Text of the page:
Add Thermography and Help Save Energy

In recent years, the idea of renewable energy and conserving energy as much as possible has become a hot topic in Government as they aim to meet their commitment to carbon reduction and energy saving.

Now with the advent of the Green Deal and its incentives for homeowners and businesses, it is hoped that the public will become more aware of energy savings and tackle their property’s energy loss to make buildings more efficient.

With figures for the building sector currently standing at 40% of the EU’s energy requirements, it is the biggest sector with energy saving possibilities.

With all the energy saving measures now available, one of the ways to diagnose energy loss is through thermal imaging scans, which means that those trained and able to carry out this service could potentially have a lucrative career as energy saving measures get underway across the entire country.

However, many people aren’t sure if thermal imaging can be something which will compliment their current business, or indeed how it works.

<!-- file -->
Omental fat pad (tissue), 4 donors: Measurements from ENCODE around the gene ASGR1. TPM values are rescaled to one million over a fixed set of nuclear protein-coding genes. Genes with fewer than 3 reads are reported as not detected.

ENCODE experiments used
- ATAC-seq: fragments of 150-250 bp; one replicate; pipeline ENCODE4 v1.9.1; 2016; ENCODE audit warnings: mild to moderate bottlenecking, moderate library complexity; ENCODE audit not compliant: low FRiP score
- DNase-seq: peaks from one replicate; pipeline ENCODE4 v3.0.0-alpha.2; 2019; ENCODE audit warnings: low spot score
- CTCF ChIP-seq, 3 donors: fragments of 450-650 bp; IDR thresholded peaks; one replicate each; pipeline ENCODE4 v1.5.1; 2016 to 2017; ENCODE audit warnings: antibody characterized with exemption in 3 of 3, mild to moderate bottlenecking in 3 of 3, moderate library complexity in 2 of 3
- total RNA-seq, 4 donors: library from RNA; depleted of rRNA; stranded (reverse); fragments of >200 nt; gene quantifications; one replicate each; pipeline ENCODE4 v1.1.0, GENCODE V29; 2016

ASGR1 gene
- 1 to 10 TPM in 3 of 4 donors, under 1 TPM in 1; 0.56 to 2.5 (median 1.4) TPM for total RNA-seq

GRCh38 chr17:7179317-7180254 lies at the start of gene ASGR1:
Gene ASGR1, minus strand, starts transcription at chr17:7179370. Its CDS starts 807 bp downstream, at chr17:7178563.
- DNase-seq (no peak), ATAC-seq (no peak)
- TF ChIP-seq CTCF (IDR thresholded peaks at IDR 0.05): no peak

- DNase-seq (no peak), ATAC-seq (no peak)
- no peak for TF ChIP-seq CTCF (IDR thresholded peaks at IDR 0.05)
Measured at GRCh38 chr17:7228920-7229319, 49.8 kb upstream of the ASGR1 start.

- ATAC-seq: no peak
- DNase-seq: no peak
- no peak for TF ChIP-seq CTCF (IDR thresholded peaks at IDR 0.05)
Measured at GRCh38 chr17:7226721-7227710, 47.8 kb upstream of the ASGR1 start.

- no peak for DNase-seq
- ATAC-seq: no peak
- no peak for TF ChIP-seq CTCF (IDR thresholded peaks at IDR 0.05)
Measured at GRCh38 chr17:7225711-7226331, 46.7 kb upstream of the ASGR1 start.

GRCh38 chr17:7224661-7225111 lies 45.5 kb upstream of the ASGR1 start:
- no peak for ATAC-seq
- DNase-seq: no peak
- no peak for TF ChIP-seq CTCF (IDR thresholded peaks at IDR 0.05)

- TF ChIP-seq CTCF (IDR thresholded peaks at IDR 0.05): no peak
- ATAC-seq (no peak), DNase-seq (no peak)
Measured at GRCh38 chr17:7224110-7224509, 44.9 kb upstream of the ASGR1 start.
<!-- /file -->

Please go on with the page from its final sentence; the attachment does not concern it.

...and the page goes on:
The benefit of using thermal imaging for diagnostics is that it can pinpoint where energy loss or problems are without any destruction to the building in order to carry out testing.

Infrared images and reports are accurate and precise, and can provide you with a detailed visual of exactly where and how energy loss is taking place.

Thermal imaging cameras work by recording the intensity of radiation in the infrared area, which is not visible to the human eye. Cameras then covert this into a visible image and calculate the temperature of an area or surface.

Amongst other applications, when diagnosing issues with buildings, an infrared camera can identify the following:

  • Visualise energy loss
  • Find missing or defective insulation
  • Discover air leaks
  • Find moisture in the insulation, roof and walls inside and outside the building
  • Detect mould
  • Find leaks in flat roofs
  • Find problems with hot water pipes
  • Discover construction issues
  • Find faults in floor heating
  • Carefully watch how a building is drying
  • Discover electrical problems and faults

The possibilities for thermal imaging is endless, however it’s important that those wanting to offer this as a service get proper training to fully understand what thermal images mean, to help avoid misinterpretation by the untrained eye.

To find out more information on training to become a thermographer, visit the thermal imaging training pages.

Written by Sara Thomson